70 People Die, Hundreds are Injured by Fire and Flying Jet Debris at Ramstein Air Show
Heavy black smoke billowed from the field as American and West German ambulances converged on the site. The injured were taken to military and civilian hospitals in the area, some by helicopter. Overall, 70 people lost their lives, including four Americans, the three Italians pilots involved in the crash, one person each from France and the Netherlands, and 61 Germans. Thirty-one people died on impact, while another twenty-eight had been hit by debris in the form of airplane parts, fencing wire, and items on the ground. Sixteen of the fatalities occurred in the days and weeks after the disaster due to severe burns. About 500 people had to seek hospital treatment following the event, with 346 of those spectators suffering serious injuries. Another 600 uninjured people reported to the clinic that afternoon to donate blood. At the time, this was the deadliest air show accident in world history.
Emergency Response to Air Show Disaster Lacked Coordination and Leadership
But the legacy of the Ramstein Air Show Disaster is not merely about the catastrophe itself as it is about the rescue response, which revealed serious shortcomings in the handling of large-scale medical emergencies by German civil and American military authorities. Reports allege that US military personnel did not immediately allow German ambulances onto the base, and the rescue work was generally hampered by a lack of efficiency and coordination.
The rescue coordination center outside the air base was unaware of the disaster's scale as much as an hour after it occurred, even though several German medevac helicopters and ambulances had already arrived on site and left with patients. American helicopters and ambulances provided the quickest and largest means of evacuating burn victims, but lacked sufficient capacities for treating them, or had difficulty finding them.
Essentially, the military was, unsurprisingly, using war-time medical response methods as opposed to what we would now expect during a disaster of this scale. There was no triaging of patients and victims, people were moved away from the scene without first being stabilized or administered to, and then people were transported to hospital without a briefing to hospital staff on the pre-treatment and status of the injuries.
RAF Post-Disaster Analysis Highlights Shortcomings of Ramstein Emergency Response
The Royal Air Force in the UK seems to agree that the response was mishandled, at least in a post-disaster analysis conducted by Terry Martin, RAF Squadron Leader for the RAF Institute for Aviation Medicine and was published in the Journal of the Royal Army Medical Corps two years after the disaster. In his analysis, he summarized the problems he found in the military response to include:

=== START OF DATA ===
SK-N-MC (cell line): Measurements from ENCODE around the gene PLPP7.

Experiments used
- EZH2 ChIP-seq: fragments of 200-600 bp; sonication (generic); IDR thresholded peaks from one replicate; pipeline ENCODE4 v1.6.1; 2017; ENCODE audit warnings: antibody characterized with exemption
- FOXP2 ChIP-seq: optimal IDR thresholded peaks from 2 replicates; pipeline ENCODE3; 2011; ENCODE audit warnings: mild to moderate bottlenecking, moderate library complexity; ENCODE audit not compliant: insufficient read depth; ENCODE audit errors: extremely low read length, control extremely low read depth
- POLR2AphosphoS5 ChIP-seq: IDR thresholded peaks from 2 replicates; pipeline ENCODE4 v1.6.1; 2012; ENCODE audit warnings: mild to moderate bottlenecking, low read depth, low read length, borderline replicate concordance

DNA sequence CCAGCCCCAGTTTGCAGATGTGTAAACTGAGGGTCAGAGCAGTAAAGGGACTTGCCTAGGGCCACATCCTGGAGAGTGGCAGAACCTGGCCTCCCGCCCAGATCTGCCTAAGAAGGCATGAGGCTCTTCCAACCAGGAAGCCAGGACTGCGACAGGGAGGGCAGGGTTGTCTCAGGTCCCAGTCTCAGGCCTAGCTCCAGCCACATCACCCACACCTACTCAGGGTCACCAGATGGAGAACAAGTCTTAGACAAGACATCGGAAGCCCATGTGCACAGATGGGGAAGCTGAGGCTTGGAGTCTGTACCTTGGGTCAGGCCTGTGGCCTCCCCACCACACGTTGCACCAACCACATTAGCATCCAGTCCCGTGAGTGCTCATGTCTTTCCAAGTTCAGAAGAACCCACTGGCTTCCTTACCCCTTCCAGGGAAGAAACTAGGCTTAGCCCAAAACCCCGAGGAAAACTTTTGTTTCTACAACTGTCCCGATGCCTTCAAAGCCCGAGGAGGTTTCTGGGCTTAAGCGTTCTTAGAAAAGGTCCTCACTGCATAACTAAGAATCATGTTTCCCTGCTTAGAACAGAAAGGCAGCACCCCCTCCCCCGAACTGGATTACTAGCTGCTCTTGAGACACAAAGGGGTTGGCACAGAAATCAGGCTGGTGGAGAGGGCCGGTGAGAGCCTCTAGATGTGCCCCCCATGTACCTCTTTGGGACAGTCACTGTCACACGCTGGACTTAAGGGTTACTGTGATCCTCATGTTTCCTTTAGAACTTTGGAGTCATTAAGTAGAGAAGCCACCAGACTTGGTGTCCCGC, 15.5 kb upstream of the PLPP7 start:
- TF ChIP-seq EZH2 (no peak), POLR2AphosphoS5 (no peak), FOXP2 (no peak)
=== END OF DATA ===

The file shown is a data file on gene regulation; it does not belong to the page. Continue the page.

Chaos: Casualties occurred in overwhelming numbers in widely dispersed groups, which made it hard for rescuers to get to everyone. The sheer number of spectators and their freedom of access onto roads made transport difficult in the minutes after the crash.
Communication, which was almost impossible. No one appeared to be in overall control during those first vital minutes when decisions needed to be made and conveyed to the growing army of helpers. Radio nets were jammed and became unusable. The PA system was damaged and temporarily out of service. With no obvious leader and so many helpers it became important to identify key personnel, but doctors were often indistinguishable from non-trained personnel, as were nurses and others with valuable skills.
Medical assets: At Ramstein, most of the medical equipment was behind the crowd line and, unfortunately hard to reach. Supplies took up to 15 minutes to reach the disaster site. There were also inadequate numbers of stretchers and blankets, while other supplies soon ran out and delays were caused as fresh stocks were located.
Casualty evacuation was obviously hindered by the unfortunate destruction of the dedicated Medivac helicopter. Also, in the early minutes, triage failed as volunteers and first-aiders filled incoming ambulances and helicopters indiscriminately. This inevitably led to a number of patients, most injured and not expected to survive, being evacuated instead of patients with a greater chance of survival being evacuated as priority.
Casualty identification and tracking: It was an immense task to keep track of all the casualties and to correlate lists of missing with lists of those victims who had been positively identified. As separated families were reunited, the military command was often not informed, and names needlessly remained on the missing list.